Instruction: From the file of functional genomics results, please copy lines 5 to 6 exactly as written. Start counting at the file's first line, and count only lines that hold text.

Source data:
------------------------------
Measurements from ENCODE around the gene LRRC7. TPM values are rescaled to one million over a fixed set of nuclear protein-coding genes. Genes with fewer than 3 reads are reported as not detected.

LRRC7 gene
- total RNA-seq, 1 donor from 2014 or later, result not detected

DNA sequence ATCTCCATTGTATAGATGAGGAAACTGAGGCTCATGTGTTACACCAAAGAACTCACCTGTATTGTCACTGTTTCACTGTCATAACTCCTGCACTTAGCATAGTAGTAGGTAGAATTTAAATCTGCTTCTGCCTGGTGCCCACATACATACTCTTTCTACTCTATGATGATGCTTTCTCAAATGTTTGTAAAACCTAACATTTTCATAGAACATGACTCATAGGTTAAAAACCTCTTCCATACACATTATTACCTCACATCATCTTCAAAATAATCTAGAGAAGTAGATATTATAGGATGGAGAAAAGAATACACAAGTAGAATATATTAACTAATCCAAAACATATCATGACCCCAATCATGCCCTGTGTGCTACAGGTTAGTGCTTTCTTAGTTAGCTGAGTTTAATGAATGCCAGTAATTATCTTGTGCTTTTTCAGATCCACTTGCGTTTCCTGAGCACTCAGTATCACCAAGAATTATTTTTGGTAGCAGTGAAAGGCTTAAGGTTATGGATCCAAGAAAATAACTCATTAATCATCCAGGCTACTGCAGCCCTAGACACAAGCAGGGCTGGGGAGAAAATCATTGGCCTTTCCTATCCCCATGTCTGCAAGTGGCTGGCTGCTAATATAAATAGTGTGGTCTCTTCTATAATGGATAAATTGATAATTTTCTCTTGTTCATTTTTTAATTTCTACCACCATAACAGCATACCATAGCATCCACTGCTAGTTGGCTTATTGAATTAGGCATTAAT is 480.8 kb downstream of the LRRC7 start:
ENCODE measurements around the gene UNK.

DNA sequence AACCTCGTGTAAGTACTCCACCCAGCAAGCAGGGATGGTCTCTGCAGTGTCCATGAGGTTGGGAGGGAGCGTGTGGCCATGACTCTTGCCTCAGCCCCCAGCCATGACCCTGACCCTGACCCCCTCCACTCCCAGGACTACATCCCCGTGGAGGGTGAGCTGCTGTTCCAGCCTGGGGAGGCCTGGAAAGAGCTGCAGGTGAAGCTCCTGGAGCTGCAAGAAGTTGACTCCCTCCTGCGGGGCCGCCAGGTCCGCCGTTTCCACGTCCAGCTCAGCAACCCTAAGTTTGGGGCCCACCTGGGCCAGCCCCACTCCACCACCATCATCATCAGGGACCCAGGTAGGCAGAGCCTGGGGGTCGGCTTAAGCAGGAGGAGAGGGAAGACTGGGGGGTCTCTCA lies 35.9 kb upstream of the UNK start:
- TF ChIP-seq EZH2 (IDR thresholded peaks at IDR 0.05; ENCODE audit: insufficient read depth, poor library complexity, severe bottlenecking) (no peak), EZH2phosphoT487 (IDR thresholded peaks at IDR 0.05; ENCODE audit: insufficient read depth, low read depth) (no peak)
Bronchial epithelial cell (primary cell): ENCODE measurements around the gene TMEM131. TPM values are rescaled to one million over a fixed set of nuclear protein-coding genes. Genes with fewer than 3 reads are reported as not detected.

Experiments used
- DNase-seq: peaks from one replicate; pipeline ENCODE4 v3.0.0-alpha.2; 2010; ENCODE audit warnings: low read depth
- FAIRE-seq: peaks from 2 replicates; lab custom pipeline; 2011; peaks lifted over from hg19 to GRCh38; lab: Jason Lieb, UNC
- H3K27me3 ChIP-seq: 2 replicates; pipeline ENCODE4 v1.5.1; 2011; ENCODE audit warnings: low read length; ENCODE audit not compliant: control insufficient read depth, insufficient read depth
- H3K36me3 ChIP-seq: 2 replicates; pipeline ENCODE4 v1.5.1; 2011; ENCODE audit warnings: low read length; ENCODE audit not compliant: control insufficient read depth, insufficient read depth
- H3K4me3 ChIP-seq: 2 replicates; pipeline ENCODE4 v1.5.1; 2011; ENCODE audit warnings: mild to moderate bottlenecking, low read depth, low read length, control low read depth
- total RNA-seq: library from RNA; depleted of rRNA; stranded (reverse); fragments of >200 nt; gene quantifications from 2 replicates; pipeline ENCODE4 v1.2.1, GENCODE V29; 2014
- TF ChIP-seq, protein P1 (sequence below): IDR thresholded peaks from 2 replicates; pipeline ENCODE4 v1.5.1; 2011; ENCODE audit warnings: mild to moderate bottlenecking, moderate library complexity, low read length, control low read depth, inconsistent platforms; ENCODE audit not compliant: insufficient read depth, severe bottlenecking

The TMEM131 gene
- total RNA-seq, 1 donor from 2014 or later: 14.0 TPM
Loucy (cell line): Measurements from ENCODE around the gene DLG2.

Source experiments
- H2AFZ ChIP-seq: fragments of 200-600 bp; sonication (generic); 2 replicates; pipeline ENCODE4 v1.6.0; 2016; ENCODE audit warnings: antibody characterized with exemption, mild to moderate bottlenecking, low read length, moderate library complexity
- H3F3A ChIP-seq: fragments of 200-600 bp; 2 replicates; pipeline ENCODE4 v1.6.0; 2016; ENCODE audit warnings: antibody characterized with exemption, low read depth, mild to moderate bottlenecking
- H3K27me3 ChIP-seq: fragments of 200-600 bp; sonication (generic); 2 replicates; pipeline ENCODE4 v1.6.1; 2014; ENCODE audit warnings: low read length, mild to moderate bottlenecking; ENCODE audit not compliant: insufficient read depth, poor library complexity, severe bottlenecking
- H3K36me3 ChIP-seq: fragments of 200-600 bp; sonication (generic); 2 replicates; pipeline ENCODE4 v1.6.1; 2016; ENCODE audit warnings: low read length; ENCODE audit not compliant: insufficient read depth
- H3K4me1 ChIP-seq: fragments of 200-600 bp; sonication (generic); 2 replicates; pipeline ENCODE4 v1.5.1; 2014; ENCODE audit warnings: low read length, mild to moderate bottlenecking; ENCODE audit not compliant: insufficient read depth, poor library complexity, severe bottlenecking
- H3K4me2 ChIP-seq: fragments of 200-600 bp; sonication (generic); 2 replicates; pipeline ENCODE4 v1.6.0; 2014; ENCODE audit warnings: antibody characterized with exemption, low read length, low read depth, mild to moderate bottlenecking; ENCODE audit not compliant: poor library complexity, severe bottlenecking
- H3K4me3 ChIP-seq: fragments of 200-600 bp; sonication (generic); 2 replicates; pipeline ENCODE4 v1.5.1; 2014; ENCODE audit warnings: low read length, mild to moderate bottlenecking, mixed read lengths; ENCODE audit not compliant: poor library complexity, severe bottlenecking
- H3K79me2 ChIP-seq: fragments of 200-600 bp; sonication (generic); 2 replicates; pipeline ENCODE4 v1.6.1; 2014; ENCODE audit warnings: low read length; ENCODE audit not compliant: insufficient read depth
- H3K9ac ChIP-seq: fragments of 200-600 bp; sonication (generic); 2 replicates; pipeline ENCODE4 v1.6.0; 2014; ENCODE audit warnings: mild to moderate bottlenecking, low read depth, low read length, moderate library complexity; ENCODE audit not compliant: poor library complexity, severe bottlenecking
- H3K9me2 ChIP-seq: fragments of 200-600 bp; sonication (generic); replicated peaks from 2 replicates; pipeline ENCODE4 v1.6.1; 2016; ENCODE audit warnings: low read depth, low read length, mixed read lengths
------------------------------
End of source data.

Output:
ENCODE measurements around the gene UNK.

DNA sequence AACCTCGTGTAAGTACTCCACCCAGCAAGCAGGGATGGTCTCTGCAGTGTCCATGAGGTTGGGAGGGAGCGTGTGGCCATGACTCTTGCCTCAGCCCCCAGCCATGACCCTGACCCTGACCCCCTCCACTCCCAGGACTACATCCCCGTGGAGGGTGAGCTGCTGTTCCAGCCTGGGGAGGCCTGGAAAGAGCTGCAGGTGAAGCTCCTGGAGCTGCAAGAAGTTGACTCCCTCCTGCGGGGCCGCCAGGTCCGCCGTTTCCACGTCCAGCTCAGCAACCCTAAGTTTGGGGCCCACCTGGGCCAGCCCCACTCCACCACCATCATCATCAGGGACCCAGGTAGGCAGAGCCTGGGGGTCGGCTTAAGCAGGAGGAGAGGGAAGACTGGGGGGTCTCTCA lies 35.9 kb upstream of the UNK start: